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'Tremendous player' Frank Ragnow develops into cornerstone of Lions' offensive line

Justin Rogers
The Detroit News

It's been a quarter-century since the Detroit Lions have had an offensive lineman the team drafted and developed named a first-team All-Pro, and nearly as long since the team has had a player meeting those same qualifications selected to a Pro Bowl. 

It certainly hasn't been from a shortage of attempts. During that 25-year stretch, the team has selected 15 offensive linemen in the first three rounds of the draft, including nine in the first round. But the latest first-rounder is showing he might have the potential to break the drought. 

The Lions caught most observers by surprise when they selected Frank Ragnow with the No. 20 pick in 2018. The team had a clear need at guard that offseason, not center, which Ragnow played at Arkansas, but the team was enamored with his combination of athleticism, intelligence and toughness. They also thought he had the versatility to play either spot. 

Frank Ragnow

They plugged Ragnow in at guard as a rookie, and like many first-year linemen, he had issues with consistency. The downs were unquestionably magnified by a disastrous showing against Aaron Donald, one of the most disruptive interior defenders the league has ever seen, but the entirety of that rookie year laid a solid foundation for Ragnow to build upon. 

Last year, he moved to center, while making a huge jump in his performance. From those who take the time to evaluate the position, the improvement didn't go unnoticed. Pro Football Focus graded Ragnow as the NFL's sixth-best center in 2019. 

Now, coming into his third season, Ragnow has clearly established himself as one of the roster's keystones, and with a little more team success, he's on the cusp of gaining more national recognition for his play.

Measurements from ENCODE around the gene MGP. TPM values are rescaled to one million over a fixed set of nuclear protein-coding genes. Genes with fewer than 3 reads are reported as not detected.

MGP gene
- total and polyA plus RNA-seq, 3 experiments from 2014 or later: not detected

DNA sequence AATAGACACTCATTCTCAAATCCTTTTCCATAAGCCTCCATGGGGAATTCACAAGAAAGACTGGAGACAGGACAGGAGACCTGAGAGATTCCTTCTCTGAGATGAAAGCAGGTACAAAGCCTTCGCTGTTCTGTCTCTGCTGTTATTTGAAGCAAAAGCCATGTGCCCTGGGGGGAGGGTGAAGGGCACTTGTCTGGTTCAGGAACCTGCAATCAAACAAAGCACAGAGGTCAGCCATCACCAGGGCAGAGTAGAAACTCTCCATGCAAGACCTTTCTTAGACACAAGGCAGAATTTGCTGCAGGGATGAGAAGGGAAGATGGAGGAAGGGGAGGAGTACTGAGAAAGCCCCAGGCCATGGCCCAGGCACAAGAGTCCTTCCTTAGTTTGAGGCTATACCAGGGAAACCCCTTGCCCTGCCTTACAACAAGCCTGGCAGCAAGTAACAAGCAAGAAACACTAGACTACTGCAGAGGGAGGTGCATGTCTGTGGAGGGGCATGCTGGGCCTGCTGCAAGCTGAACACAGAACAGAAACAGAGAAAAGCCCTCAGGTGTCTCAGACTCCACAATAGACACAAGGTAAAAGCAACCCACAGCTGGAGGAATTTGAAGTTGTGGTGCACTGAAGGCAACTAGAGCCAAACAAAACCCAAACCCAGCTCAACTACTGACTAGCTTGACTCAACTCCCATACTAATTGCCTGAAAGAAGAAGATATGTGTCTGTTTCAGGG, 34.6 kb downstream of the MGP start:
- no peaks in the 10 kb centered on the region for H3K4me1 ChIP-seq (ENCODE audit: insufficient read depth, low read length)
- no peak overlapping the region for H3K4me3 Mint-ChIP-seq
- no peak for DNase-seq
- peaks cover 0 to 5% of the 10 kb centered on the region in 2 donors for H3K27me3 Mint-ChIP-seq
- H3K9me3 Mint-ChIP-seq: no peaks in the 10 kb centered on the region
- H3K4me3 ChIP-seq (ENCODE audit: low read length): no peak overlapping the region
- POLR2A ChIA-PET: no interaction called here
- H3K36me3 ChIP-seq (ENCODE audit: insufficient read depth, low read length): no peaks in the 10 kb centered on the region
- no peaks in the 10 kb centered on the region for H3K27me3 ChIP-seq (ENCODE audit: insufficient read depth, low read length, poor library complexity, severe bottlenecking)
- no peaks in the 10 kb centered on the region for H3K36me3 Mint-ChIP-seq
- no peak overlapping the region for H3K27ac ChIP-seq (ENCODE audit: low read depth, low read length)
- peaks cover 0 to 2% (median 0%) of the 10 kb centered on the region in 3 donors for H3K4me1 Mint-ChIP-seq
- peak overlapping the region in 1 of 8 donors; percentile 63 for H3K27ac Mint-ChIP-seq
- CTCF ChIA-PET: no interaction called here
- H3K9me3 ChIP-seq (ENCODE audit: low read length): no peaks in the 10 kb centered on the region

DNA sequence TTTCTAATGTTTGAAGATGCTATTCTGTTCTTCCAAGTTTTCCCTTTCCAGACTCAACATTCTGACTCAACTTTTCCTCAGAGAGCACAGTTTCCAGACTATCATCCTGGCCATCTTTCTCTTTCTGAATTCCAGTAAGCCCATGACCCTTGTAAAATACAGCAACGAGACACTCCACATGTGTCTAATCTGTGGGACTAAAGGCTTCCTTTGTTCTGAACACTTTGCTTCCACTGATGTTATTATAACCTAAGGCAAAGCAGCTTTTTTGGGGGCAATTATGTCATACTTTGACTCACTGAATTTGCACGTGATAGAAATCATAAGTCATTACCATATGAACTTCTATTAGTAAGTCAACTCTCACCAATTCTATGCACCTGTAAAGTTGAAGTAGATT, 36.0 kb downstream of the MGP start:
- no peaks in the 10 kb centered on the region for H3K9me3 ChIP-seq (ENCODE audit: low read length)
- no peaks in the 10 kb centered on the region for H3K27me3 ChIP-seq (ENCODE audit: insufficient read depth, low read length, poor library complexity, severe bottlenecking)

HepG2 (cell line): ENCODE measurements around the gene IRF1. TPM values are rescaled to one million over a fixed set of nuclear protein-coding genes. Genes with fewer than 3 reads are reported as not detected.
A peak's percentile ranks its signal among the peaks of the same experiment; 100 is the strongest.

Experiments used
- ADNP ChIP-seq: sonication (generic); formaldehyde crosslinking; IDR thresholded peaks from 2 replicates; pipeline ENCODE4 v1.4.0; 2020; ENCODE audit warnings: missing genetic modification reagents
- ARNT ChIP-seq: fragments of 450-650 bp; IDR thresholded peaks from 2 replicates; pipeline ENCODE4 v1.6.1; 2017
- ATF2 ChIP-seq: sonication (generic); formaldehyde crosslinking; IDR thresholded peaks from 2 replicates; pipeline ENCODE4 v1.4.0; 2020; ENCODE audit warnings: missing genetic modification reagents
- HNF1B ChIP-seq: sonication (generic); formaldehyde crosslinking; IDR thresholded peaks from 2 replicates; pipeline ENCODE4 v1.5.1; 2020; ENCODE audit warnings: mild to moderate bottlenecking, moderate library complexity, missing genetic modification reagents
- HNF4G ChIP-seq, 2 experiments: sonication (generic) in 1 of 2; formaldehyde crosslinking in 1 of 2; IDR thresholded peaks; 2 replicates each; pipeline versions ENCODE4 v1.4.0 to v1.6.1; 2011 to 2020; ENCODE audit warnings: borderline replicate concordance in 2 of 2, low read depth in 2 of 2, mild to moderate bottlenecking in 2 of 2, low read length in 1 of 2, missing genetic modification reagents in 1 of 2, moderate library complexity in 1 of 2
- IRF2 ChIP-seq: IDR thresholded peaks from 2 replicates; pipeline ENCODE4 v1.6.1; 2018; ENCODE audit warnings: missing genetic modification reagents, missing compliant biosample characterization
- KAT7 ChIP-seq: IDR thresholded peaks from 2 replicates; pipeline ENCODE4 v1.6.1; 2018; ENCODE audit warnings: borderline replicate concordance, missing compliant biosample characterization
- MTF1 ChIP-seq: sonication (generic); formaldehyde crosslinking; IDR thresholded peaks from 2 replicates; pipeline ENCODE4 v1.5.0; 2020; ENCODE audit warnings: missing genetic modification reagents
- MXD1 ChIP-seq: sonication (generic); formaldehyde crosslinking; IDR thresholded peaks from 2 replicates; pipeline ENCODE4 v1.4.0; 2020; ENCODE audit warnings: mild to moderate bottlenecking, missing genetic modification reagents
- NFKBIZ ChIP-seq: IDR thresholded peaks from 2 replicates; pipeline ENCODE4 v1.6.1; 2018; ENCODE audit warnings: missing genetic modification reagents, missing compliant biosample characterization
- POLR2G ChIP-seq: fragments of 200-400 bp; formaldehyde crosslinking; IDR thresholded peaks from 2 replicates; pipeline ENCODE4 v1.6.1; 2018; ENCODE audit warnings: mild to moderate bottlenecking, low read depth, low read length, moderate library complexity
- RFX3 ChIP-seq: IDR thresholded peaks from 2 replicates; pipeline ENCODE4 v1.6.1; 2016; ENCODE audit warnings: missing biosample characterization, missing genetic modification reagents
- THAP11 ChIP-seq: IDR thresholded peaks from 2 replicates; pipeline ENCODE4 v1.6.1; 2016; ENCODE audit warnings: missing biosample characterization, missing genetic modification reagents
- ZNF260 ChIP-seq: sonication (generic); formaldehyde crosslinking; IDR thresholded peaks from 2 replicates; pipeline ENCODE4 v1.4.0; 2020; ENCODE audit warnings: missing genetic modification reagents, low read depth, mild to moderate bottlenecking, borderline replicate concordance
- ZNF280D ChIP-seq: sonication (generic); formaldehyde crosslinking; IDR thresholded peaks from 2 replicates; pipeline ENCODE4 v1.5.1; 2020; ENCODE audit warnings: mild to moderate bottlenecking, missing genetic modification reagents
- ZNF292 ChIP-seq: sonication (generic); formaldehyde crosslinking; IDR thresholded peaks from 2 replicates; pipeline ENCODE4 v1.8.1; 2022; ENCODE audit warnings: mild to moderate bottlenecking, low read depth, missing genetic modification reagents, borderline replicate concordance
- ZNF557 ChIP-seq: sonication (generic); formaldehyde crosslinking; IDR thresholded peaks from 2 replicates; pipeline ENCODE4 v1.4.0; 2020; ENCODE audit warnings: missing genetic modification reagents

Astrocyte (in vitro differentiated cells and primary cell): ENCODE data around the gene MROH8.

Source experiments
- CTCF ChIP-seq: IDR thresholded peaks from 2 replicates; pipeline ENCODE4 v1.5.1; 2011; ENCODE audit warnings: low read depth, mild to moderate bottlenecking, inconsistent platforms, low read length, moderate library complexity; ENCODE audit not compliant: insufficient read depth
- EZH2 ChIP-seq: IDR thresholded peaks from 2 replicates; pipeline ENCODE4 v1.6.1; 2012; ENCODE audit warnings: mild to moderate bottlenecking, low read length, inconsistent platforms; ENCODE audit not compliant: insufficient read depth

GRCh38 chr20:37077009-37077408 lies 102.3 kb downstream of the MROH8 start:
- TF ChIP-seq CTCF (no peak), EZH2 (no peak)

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"Frank Ragnow has really just continued to grow and develop every year," Lions coach Matt Patricia said. "There’s probably not enough great things to say about him. He’s a great person – just really turning into a tremendous player at the center position. I think he has settled in to that after a year under his belt last year with that, and now really taking the lead of the communication and working with the quarterback and all of the things you need to do as a center to pull that group together. He’s done a phenomenal job."

What little fans notice of a lineman's performance is generally limited to what they do from whistle to whistle, but, as Patricia references, the center does so much more. A good one sees what the defense is trying to do before the snap, then communicates that with the quarterback, as well as the rest of the line. 

It's another area where Ragnow has quickly blossomed in Detroit. 

"Yeah, that dynamic, that communication is huge," quarterback Matthew Stafford said. "The conversations that we have on the field and off the field, but especially on the field before the snap, is hugely important and he does a great job, has to do a great job of relaying what we're talking about down the line, to both sides. Frank is a really talented player physically. He's a really smart guy, understands the game well. (He) has done a great job of taking ownership of what his responsibilities are and doing a great job of leading those guys."